Concrete Evidence by Rachel Grant, narrated by Meredith Mitchell

Washington monument at night in the left foreground with a man kissing the neck of a woman in the right background.Why I read it:  This one is part of the #AudibleRomance package.

What it’s about: (from Goodreads)  Accused of stealing artifacts from a 500-year-old shipwreck, underwater archaeologist Erica Kesling is determined to clear her name. She’s concealed her past and taken a job certain to give her access to the buyer of the missing antiquities. She’s finally closing in on her goal when she’s distracted by a sexy, charismatic intern who makes her want something other than revenge.

But Lee Scott is no intern. He’s looking for the lead conspirator in an international artifact smuggling scheme, and Erica is his prime suspect. He’ll do whatever it takes to win her trust and get her to reveal her secrets, even seduce her.

As Erica and Lee struggle to conceal their real agendas, the one thing they can’t hide is the attraction that burns hot between them. When Erica’s quest puts her life in jeopardy, Lee must choose between old loyalties and a woman he never expected to fall for.

What worked for me (and what didn’t):  I believe Concrete Evidence is Rachel Grant’s first published book. Having recently listened to her most recent release, Firestorm, it is obvious that her skills have only grown since then. In some ways this listen, so close on the heels of the other was a strange juxtaposition. Concrete Evidence is somewhat dated already and, while entertaining, romantic and pacey, it is also not to the same calibre as Firestorm (then again, not many books are).

July Round Up

Monthly Mini Review

A white man in his mid to late 20s stands against a door. He has short dark hair and is wearing a dark gray t-shirt and his arms are folded across his chest. Only his upper torso and head are visible.Marty and the Pilot by Harper Fox, narrated by Chris Clog – B- This book is part of the #AudibleRomance package. It’s my third Harper Fox book narrated by Chris Clog in a very short space of time (about 2 weeks and the last two were back to back). I’m definitely a fan of this narrator.  This book wasn’t quite the success of Priddy’s Tale and Driftwood – but it was nevertheless still worth my time. Marty and the Pilot isn’t quite a melancholy as the other two books I’ve listened to and as such it didn’t quite have the mood I enjoyed so much in the earlier two books. I also didn’t quite trust Devlin (Marty’s pilot) and the story was a bit too fast to entirely convince me he was in a place to really commit to a relationship. This is somewhat strange because Flynn (from Driftwood) was arguably more messed up but I believed him. Maybe it’s because Tom and Flynn were both messed up. Marty here is pretty much together. He likes himself and the life he’s built. He knows what’s important. In some ways, he’s a “Marty Stu” (and is perhaps very aptly named) but he doesn’t have the same journey that Devlin has.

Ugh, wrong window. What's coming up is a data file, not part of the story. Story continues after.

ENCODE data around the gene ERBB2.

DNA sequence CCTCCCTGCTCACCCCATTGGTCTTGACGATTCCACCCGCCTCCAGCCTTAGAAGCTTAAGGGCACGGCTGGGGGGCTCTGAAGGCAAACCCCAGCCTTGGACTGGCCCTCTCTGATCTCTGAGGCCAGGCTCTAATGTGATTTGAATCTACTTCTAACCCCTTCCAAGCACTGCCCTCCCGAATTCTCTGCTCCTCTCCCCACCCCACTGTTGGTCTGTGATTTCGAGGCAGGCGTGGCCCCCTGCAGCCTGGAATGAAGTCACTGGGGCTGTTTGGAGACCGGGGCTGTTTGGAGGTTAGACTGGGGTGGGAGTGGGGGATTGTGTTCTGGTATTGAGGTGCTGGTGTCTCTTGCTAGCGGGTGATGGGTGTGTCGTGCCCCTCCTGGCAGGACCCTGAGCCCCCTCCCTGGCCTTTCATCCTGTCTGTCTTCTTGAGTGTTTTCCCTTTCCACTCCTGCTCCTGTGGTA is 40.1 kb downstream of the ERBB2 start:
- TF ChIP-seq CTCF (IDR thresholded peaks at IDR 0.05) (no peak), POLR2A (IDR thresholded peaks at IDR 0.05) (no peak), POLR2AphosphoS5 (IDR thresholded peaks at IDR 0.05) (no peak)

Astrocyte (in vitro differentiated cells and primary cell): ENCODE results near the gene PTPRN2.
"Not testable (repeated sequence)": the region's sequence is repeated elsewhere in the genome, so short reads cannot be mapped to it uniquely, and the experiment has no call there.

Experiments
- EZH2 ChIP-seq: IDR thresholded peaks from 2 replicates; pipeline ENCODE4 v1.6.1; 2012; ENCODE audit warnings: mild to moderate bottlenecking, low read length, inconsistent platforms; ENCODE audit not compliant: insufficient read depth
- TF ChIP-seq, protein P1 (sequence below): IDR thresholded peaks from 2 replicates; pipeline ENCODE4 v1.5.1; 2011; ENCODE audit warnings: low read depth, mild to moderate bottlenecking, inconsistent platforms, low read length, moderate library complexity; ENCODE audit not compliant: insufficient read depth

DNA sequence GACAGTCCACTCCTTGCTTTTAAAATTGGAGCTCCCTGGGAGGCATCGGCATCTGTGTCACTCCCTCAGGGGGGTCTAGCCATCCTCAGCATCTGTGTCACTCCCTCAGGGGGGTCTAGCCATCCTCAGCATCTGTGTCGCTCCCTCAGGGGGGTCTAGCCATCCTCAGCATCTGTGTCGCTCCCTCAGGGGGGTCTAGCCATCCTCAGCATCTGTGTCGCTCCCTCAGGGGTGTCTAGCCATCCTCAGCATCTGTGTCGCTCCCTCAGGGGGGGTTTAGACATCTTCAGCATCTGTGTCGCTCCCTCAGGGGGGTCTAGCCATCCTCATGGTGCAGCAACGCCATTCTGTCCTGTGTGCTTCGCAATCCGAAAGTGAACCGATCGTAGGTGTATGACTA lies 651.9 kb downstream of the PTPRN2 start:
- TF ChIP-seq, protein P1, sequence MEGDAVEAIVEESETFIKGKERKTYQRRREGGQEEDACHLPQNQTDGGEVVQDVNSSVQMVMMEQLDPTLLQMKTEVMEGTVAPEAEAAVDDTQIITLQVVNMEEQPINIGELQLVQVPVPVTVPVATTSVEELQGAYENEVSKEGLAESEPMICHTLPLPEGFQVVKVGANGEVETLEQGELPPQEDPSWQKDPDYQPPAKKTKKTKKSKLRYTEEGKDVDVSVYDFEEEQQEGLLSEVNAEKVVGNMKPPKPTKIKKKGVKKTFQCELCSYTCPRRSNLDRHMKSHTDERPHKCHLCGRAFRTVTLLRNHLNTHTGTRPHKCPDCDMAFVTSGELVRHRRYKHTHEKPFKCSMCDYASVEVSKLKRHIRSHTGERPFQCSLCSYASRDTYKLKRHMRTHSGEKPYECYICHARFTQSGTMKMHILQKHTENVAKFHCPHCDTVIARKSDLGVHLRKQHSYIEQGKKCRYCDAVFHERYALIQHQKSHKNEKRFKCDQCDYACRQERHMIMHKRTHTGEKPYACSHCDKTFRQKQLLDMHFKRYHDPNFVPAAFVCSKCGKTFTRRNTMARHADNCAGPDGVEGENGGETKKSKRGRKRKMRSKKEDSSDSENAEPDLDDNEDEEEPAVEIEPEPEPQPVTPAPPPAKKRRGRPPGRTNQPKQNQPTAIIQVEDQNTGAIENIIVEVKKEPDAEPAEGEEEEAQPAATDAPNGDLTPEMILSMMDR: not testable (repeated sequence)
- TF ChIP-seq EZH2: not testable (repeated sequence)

Priddy’s Tale by Harper Fox, narrated by Chris Clog

Muscular dark-haired man wearing only a sand-coloured towel, looking down as he fastens it around his hips, against the backdrop of a brick wall with a quartered window.Why I read it:  I downloaded this one with the #AudibleRomance package.

What it’s about: (from Goodreads)  What doesn’t kill you sometimes makes you wish it had…

Priddy’s a lost soul in a part of Cornwall the tourists don’t get to see. He’s young, sweet-natured and gorgeous, but that’s not enough to achieve escape velocity from his deadbeat village and rotten family life.

He’s a drifter and a dreamer, and self-preservation isn’t his strong suit. An accidental overdose of a nightclub high leaves him fractured, hallucinating, too many vital circuits fried to function in a tough world. When a friend offers him winter work in a lighthouse – nothing to do but press the occasional button and keep the windows clean – he gratefully accepts.